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Nature and Definition of Tort (in Hindi)
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In this lesson the nature, definition and distinctions are clearly explained about law of torts.

Jayashree Roy
Advocate, Calcutta High Court B.Com (Accounts hons.) LL.B (Enrolled Lawyer) Masters of Law (LL.M) Judicial Service Aspirant. Youtuber

Unacademy user
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Ankita Podder
a year ago
It is available. please check my profile.
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  1. Nature and Definition Tort By Jayashree Roy

  2. Nature of Law of Tort:- It is a system of laws, which enables a person who has suffered harm or injury by the acts of another, make claim damages in a civil suit. The essential nature of the law of torts is that it is not codified like statute laws. There is very little legislation in the area of tort in India. . In recent times, some parts of the law of torts have been codified, viz. The Workmen's Compensation Act, The Employers Liability Act, etc

  3. Definition of Tort:- The French word that has been derived from the Latin term 'Tortium' which means to twist. .A tort is a violation of a right of a person / breach of duty by one person towards another.

  4. Some of the definitions of 'Tort are:- Salmond- It is a civil wrong for which the remedy is a common law action for unliquidated damages and which is not exclusively the breach of contract or the breach of a trust or other merely equitable obligation. Fraser- "It is an infringement of a right in rem of a private individual giving a right of compensation at the suit of the injured party."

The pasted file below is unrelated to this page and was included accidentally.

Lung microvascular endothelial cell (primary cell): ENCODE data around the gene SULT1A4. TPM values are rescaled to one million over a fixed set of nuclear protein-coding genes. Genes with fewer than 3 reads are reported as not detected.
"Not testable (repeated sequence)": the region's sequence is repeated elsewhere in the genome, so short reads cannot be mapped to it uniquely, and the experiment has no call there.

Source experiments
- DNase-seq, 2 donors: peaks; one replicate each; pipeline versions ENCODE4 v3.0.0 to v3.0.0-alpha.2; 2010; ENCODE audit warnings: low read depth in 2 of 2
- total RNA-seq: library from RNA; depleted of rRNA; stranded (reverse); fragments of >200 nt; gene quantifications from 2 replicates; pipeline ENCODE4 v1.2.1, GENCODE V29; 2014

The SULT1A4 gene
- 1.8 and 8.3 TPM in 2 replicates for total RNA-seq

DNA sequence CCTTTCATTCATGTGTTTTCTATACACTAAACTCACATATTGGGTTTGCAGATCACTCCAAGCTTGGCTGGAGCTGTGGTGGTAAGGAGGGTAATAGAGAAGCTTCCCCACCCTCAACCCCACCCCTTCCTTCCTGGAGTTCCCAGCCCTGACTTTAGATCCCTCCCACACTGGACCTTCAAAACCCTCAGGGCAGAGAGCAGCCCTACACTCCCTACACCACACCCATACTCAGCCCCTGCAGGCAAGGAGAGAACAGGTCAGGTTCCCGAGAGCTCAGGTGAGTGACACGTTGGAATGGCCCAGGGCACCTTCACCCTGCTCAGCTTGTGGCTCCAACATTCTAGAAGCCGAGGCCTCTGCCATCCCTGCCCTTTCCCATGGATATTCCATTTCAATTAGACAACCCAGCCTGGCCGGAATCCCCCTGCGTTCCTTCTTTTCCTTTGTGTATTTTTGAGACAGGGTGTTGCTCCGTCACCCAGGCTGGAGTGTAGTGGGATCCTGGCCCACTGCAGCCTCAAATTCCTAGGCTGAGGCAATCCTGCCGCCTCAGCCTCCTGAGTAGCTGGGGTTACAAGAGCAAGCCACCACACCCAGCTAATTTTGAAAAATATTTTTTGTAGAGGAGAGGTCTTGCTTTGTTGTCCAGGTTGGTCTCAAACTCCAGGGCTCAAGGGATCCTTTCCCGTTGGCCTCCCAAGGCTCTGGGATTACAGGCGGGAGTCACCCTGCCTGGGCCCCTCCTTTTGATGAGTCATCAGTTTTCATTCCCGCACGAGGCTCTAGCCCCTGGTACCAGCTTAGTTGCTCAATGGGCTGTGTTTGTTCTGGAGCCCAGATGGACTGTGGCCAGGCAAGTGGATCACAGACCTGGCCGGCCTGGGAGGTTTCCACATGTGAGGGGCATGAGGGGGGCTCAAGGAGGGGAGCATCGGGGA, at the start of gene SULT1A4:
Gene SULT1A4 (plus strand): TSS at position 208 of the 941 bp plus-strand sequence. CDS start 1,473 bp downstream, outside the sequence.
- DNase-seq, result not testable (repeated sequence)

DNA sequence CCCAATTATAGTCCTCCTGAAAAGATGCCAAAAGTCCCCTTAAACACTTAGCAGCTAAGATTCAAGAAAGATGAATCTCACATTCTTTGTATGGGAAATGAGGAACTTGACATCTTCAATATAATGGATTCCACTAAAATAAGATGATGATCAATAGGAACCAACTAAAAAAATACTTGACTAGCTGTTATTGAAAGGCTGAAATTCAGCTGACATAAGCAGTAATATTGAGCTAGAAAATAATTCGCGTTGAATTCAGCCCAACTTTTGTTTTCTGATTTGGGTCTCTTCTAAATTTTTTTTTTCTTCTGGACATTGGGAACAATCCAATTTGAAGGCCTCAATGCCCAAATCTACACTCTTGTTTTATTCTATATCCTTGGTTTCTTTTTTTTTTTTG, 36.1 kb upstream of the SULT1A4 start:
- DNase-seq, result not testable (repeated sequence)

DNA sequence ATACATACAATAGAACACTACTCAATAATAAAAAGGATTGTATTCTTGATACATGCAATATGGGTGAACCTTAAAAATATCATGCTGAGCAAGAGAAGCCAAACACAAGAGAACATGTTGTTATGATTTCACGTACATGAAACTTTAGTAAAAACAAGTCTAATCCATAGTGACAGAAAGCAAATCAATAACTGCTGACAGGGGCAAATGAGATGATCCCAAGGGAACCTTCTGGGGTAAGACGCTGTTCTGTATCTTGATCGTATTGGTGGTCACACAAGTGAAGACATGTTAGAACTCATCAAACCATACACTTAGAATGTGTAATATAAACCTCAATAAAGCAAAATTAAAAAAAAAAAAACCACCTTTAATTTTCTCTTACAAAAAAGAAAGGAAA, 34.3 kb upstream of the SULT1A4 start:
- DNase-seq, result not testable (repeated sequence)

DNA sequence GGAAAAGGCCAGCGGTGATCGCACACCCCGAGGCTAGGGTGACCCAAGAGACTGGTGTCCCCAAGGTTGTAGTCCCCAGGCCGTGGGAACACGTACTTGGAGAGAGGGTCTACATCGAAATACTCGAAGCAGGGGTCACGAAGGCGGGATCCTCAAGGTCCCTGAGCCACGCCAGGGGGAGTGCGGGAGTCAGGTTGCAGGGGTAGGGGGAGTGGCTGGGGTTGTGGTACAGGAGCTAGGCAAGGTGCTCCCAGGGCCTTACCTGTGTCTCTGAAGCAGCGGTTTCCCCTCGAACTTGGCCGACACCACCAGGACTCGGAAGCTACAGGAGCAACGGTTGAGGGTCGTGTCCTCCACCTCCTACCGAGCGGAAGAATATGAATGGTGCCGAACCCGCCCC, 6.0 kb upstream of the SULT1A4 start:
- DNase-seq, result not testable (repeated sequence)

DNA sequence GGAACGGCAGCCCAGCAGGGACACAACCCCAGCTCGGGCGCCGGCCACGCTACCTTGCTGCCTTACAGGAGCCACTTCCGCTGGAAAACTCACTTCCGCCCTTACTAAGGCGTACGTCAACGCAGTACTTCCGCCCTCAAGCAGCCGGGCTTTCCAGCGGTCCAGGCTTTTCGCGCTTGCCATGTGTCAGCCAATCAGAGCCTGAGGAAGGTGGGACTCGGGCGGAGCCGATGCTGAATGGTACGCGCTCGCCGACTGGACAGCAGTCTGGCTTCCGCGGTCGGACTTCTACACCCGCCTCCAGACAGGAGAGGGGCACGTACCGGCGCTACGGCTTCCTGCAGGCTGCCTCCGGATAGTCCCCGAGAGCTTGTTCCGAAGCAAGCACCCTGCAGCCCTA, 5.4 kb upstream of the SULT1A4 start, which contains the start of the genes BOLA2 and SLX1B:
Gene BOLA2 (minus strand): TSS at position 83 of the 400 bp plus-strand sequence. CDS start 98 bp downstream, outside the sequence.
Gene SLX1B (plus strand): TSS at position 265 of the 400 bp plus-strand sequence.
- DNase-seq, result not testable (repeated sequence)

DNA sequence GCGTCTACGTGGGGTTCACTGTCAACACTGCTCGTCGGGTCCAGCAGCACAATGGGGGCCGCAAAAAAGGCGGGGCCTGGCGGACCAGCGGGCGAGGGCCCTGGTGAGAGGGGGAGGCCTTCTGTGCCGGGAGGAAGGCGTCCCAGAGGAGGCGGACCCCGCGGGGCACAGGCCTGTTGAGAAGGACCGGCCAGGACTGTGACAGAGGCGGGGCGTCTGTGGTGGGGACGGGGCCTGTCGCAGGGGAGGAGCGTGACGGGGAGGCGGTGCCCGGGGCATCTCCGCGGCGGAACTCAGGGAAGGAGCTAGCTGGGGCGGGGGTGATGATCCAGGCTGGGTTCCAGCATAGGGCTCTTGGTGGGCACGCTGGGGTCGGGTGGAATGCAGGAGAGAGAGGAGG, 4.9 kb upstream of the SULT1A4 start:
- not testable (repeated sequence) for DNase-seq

5. Winfield- "Tortious liability arises from the breach of a duty primarily fixed by the law. This duty is towards persons generally and its breach is redressible by an action for unliquidated damages." Lord Denning- "The province of tort is to allocate responsibility for injurious conduct."

  6. A Law of Tort or Law of Torts: There are two theories with regard to the basic principle of liability in the law of tort or torts:- 1. All injuries done by one person to another are torts, unless there is some justification recognised by law. 2. There is a definite number of torts outside which liability in tort does not exist (Winfield)

  7. Law of Tort (1st Theory: . All unjustifiable harms are tortious. This theory resembles the moral saying, "my duty is to hurt nobody by word or deed". It is in consonance with the principle, ubi jus ibi remedium (where there is a right there is a remedy) Winfield and Pollock supports the first theory.

  8. Law of Torts (2nd _Theory:- According to the second theory, it consists of a neat / clear set of pigeon holes each containing a labelled / specific thought like assault, battery, false imprisonment, slander, etc. This theory is supported by Salmond His book is called the Law Of Torts. Decisions such as Donoghue vs Stevenson show that the law of tort is steadily expanding and the idea of its been cribbed, cabined and confined in a set of pigeon holes is untenable.

  9. Interests Protected by the Law of Torts:- 1. Personal and proprietary interest 2. Reputation - libel and slander 3. Interests in economic relations- conspiracy, passing off, deceit, etc 4. Interests in family relations e.g. Extent to which 5. Interference with judicial process - malicious 6. Miscellaneous interest e.g. Right to vote. the parents miss you in respect of injuries to their children. prosecution

  10. Distinction between Tort and Crime:- Tort is a private wrong, while a crime is a public wrong There are various wrongs, which find their place both under criminal law and law of torts. In such cases, for the purpose of civil liability, the rules of law of torts will be applicable and for the purpose of criminal liability the rules of criminal law will apply.